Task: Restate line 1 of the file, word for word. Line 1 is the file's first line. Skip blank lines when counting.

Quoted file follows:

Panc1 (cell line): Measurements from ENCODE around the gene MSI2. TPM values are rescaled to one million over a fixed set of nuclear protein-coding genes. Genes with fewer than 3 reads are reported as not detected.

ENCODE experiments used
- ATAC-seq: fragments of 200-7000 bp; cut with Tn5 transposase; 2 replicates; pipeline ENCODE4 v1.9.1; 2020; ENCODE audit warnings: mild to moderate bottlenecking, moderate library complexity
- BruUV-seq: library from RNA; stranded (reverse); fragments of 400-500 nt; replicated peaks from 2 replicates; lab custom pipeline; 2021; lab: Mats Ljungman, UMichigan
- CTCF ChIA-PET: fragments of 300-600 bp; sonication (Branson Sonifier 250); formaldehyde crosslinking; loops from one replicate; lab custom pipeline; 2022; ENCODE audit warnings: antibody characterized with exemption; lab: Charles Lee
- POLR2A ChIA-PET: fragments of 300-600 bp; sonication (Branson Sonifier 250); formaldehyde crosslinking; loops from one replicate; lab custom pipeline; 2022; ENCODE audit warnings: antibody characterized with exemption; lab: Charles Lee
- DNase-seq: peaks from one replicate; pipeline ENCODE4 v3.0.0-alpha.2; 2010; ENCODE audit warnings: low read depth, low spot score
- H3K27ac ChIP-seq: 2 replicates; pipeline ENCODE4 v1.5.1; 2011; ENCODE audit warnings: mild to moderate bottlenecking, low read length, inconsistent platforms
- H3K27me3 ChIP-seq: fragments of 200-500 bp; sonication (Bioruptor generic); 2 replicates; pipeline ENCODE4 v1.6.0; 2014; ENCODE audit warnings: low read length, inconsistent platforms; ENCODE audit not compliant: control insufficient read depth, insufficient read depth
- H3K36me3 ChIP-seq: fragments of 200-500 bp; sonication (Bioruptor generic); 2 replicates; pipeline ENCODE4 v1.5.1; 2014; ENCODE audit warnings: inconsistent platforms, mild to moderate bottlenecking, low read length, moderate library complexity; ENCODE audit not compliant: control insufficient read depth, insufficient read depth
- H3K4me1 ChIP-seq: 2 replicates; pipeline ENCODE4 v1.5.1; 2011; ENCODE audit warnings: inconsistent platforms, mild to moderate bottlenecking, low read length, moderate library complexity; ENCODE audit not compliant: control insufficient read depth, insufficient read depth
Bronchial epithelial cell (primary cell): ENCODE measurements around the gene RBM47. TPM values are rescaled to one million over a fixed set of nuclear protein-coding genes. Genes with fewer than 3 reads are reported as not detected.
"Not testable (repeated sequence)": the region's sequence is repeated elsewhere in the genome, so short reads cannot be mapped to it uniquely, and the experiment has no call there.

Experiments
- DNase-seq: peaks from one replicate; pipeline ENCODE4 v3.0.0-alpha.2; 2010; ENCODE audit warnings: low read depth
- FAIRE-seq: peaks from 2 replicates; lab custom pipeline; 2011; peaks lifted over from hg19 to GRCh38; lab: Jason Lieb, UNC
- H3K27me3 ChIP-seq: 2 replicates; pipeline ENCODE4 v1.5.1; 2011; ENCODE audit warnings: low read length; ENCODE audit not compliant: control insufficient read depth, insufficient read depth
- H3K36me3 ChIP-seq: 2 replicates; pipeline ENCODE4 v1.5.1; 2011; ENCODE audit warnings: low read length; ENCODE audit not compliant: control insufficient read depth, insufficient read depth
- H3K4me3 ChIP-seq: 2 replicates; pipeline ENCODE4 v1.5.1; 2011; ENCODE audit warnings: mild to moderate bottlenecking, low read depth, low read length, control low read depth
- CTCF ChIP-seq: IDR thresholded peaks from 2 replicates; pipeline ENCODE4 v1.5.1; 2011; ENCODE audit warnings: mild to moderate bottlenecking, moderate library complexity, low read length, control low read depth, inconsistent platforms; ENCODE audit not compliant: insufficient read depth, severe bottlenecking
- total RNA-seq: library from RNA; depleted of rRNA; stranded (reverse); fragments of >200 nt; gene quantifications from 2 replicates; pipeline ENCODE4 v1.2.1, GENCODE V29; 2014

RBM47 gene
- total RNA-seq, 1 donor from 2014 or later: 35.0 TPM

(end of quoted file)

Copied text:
Panc1 (cell line): Measurements from ENCODE around the gene MSI2. TPM values are rescaled to one million over a fixed set of nuclear protein-coding genes. Genes with fewer than 3 reads are reported as not detected.